Banks set to lead On-line identity

Why it's taken so long who knows? The initiative comes out of the "Connecting the UK Strategy" launched at Downing St last week.

Banks are ideally placed to run identity services, they know who their customers are and already issue "identity" information in the form of cheque books, bank and credit cards. It's a simple step to offer an "identity" that is suitable for on-line use.

The banks are adopting "chip & pin" for use with debit/credit cards which will hopefully reduce fraud (both at point of sale and over the Internet) and therefore are ideally suited to extend this to on-line identification. They already have the infrastructure to authorise on-line purchases and this could be extended to on-line identification. They also would be ideally suited to say introduce some kind of on-line certificate and act as a trusted third party for identification. This way a user's browser could have a certificate installed signed by the bank which would identify the user. This could be extended to certificated in WAP phones, PDA's etc.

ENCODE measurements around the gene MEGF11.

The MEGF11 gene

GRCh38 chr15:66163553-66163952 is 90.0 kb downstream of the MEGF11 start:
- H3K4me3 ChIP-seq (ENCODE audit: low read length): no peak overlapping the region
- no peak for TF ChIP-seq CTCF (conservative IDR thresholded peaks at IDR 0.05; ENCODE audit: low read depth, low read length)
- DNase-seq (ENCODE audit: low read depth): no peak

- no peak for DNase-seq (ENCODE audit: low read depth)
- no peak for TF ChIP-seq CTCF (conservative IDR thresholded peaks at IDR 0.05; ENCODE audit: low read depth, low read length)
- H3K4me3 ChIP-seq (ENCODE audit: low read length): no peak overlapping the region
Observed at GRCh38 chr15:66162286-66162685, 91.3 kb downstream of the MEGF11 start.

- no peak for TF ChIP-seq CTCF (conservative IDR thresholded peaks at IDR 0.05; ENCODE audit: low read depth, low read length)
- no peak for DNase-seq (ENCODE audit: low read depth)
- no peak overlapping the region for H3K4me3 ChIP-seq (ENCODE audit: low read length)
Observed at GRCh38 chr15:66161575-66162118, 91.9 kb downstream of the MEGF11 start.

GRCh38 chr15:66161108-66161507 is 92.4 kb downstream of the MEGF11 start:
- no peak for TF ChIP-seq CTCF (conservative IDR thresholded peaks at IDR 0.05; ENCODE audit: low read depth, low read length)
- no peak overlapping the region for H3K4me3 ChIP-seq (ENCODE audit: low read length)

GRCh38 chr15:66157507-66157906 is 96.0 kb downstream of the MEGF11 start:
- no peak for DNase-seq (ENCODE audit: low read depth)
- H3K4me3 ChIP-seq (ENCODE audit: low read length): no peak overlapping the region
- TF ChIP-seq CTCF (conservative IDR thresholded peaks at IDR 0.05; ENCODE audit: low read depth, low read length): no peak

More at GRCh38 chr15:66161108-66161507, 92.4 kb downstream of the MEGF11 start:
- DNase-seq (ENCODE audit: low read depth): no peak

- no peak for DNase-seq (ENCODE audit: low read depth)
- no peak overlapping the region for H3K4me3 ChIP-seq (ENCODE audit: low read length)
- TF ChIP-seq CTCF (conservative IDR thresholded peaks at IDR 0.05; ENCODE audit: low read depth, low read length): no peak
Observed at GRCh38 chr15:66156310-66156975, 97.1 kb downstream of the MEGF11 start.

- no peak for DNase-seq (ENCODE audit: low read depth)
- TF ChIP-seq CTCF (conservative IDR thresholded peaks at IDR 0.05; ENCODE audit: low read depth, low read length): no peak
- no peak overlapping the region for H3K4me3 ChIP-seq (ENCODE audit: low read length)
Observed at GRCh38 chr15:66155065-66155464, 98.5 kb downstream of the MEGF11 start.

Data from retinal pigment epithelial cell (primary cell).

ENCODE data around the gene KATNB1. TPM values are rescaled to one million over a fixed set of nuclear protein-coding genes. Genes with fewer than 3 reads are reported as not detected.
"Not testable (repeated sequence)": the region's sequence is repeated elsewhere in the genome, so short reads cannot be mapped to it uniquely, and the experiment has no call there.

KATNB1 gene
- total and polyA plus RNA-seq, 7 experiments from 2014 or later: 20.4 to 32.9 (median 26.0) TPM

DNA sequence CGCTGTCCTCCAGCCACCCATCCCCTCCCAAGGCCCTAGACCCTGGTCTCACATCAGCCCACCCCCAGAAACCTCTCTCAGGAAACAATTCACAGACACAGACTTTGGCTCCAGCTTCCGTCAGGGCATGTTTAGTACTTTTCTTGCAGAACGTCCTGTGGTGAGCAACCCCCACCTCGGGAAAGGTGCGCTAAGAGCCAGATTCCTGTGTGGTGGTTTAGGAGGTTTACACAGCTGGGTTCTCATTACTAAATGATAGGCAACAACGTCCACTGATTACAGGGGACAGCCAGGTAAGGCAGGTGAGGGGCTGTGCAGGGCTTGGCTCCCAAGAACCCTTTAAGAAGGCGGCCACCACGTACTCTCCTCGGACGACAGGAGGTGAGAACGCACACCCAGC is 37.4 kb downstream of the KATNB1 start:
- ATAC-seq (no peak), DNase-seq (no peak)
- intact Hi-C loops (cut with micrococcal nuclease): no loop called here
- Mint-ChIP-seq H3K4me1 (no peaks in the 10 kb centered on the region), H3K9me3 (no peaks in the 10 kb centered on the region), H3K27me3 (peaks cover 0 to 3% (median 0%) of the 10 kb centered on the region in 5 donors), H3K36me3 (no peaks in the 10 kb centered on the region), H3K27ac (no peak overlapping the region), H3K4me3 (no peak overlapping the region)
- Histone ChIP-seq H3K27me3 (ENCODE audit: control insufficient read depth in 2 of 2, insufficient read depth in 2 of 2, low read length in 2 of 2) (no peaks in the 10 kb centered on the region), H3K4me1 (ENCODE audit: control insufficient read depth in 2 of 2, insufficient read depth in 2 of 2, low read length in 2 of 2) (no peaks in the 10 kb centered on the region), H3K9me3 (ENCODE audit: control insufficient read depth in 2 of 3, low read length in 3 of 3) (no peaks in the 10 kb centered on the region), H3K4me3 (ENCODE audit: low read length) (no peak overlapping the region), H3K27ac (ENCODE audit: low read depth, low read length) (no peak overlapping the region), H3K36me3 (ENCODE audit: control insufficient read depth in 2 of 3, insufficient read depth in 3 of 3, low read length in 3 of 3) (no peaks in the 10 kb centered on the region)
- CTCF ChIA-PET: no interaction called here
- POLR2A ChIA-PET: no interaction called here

Until there is a trusted way to identify people in a secure manner, various on-line practices are bound to fail - or at least not take-off to the extent that government wants them to.
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